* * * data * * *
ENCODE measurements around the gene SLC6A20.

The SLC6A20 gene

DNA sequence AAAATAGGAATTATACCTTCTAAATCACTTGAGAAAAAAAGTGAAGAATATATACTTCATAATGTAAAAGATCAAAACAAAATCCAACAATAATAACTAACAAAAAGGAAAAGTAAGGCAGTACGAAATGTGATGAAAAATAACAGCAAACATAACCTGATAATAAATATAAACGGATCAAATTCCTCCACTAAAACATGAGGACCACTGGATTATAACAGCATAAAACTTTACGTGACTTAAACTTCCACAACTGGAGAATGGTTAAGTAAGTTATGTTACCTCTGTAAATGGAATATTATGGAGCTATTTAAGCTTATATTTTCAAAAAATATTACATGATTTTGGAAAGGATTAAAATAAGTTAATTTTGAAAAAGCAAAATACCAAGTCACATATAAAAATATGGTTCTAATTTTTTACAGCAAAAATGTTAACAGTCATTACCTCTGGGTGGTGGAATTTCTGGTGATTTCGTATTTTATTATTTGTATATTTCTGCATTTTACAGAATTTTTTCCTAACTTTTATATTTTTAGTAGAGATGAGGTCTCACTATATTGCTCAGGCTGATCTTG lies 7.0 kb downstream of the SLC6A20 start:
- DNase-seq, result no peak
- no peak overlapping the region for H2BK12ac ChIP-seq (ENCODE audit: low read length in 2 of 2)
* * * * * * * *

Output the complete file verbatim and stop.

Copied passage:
ENCODE measurements around the gene SLC6A20.

The SLC6A20 gene

DNA sequence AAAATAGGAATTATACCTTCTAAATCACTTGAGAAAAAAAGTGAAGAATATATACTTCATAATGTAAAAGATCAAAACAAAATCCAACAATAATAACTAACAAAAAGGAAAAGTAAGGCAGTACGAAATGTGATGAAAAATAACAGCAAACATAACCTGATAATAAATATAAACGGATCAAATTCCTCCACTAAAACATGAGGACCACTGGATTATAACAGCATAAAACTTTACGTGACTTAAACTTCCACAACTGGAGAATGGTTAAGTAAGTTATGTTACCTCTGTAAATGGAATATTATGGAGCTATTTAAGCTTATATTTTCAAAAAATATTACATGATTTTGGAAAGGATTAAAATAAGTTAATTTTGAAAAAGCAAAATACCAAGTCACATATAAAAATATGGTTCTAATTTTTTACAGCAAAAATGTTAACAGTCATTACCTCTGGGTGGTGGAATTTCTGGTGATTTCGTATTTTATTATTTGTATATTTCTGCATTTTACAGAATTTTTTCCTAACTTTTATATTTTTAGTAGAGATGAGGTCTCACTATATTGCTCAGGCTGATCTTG lies 7.0 kb downstream of the SLC6A20 start:
- DNase-seq, result no peak
- no peak overlapping the region for H2BK12ac ChIP-seq (ENCODE audit: low read length in 2 of 2)